An effort to better coordinate the Carlisle area’s youth programs now has some structure.
After several months of development, the Carlisle Youth Initiative held another public meeting Wednesday night to get community members involved in what has become a multifaceted approach to helping young people gain access to the resources they need.
“We’re not trying to reinvent the wheel here,” said Carlisle Police Chief Taro Landis, who has served as the public face of the program. “We’ve already got a lot of great stuff going on.”
The issue is one of coordination between Carlisle’s different nonprofits and social service agencies, and getting the word out that help is available, Landis said.
“The school district is a great place to start,” Landis said, thanking the Carlisle Area School District for its support.
He cited successful social campaigns such as anti-smoking and seatbelt use, which started in schools, changing the behavior of children who passed it on to their parents.
“Our kids aren’t set in their ways. Our kids know the world is not all black and white,” Landis said.
Attendees as Wednesday’s meeting heard from five subcommittees that the Carlisle Youth Initiative has created — mentoring, communications, application assistance, scholarships, and research.
Carlisle has a number of programs that use mentors to help at-risk youths, but there is generally more demand for help than supply. The committee will hold a session at 6 p.m. Sept 26 at the Carlisle Police Department.
“I have 24 boys on my waiting list right now,” said Barrie Ann George of Big Brothers/Big Sisters of the Capital Region. “That means I need 24 men to come out Sept. 26.”
Throughout the meeting, the idea of simply taking the effort to show up was a recurring theme.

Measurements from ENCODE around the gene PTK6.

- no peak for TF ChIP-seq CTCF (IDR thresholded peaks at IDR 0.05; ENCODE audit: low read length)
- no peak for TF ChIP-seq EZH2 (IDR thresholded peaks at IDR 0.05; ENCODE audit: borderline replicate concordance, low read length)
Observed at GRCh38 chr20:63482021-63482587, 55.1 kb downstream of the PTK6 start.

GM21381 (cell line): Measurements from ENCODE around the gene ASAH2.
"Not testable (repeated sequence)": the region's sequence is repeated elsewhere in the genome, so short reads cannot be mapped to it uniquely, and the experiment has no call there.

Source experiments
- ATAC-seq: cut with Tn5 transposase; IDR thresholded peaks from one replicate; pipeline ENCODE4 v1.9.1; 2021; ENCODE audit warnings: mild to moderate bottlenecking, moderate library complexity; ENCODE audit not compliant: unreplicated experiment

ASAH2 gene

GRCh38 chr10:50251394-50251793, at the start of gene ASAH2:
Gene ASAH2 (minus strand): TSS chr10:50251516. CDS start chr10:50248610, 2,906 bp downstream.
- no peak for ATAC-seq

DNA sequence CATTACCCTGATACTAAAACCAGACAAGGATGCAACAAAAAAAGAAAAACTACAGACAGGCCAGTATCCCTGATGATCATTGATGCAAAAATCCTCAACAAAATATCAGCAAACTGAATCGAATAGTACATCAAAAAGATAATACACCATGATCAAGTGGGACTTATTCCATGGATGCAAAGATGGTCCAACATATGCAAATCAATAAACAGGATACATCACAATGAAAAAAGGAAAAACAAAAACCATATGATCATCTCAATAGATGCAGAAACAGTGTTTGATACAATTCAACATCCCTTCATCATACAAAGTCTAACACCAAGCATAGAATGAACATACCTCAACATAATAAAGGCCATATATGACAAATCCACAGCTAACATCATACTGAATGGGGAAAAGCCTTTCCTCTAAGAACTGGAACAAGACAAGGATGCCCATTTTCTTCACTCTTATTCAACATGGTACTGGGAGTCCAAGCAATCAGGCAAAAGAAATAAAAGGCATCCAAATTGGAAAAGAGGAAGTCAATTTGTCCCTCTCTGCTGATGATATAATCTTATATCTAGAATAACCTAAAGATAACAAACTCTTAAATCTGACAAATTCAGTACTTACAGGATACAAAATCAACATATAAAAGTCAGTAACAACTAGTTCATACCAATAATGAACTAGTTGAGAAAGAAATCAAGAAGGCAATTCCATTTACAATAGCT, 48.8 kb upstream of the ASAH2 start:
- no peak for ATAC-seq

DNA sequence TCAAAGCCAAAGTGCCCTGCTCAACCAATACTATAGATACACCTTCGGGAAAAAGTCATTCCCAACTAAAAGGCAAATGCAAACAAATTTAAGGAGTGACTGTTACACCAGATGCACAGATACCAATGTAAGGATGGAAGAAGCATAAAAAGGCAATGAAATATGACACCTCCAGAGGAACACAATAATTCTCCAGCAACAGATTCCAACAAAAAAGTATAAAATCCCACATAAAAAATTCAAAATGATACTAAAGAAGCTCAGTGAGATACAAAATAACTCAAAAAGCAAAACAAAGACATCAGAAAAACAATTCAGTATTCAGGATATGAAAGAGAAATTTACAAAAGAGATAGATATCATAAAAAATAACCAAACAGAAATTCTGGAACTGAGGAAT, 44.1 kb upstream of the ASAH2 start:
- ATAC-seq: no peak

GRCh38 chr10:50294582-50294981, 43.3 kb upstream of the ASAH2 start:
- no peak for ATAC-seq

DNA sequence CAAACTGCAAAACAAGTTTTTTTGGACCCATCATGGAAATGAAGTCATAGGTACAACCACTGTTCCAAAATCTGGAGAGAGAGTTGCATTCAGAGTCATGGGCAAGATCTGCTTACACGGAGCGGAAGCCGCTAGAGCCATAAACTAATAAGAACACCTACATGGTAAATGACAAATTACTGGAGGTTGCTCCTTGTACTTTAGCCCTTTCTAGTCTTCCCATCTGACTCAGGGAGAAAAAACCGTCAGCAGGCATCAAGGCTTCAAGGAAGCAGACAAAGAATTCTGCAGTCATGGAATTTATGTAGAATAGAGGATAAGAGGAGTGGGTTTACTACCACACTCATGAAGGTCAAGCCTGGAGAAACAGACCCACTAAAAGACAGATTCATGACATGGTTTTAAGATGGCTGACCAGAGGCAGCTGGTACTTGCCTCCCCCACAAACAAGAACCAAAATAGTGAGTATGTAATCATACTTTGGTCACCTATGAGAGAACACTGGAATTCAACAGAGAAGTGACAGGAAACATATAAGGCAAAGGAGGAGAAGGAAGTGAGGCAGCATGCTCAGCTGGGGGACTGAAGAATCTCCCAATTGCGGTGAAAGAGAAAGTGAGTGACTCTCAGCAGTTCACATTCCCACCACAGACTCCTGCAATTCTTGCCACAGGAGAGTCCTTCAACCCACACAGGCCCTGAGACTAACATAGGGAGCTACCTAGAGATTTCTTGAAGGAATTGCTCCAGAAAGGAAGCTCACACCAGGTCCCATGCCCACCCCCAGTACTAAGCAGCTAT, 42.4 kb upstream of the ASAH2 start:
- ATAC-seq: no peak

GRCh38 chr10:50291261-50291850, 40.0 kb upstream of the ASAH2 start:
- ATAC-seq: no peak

“Call your friends and your friends’ friends. Tell them to show up,” Landis said.
The Carlisle Youth Initiative is also looking for those interested in helping youths fill out applications, a potentially daunting process for disadvantaged students and parents who did not go through the college application and scholarship process themselves.
“To be able to express yourself and your goals clearly on an application is really important, and it’s often the biggest roadblock,” said Laury McIntyre of the Employment Skills Center, which has been leading the effort to develop an application coaching program.
The group’s research committee has already amassed a body of material about what programs in the area are the most effective and in need of the most support. Initiatives like alternative education for troubled youths, as well as classes and aid for first-time and teenage mothers, are high on the list.
“These are the types of programs that produce lifelong results,” said Becca Raley of Partnership for Better Health.
The research committee also includes youths, including the Carlisle Area Youth Council, a group started by Carlisle High School student Samantha Martin.
“One of the best things you can do is simply listen to young people,” Raley said.
Further, the Carlisle Youth Initiative is also trying to set up a scholarship fund, run through United Way. The scholarships would be geared toward students in the middle of the academic pack, who would otherwise opt not to attend college, trade school or any other post-secondary training.
The fund got its first $250 donation this week, said Rick Coplen, a Carlisle school board member and one of the major drivers of the Carlisle Youth Initiative.
“We’re not looking toward the kids who are at the top of the class and already have a lot of scholarship opportunities,” Coplen said. “We’re talking about kids who would otherwise not have any scholarships available to them.”
This attitude, Coplen and Landis said, is key to the Carlisle Youth Initiative’s goal — treating the community’s youths as a collective responsibility regardless of race, gender, wealth or career choice.
“They’re all our kids. … They’re all going to be contributing to our community and our economy,” Coplen said.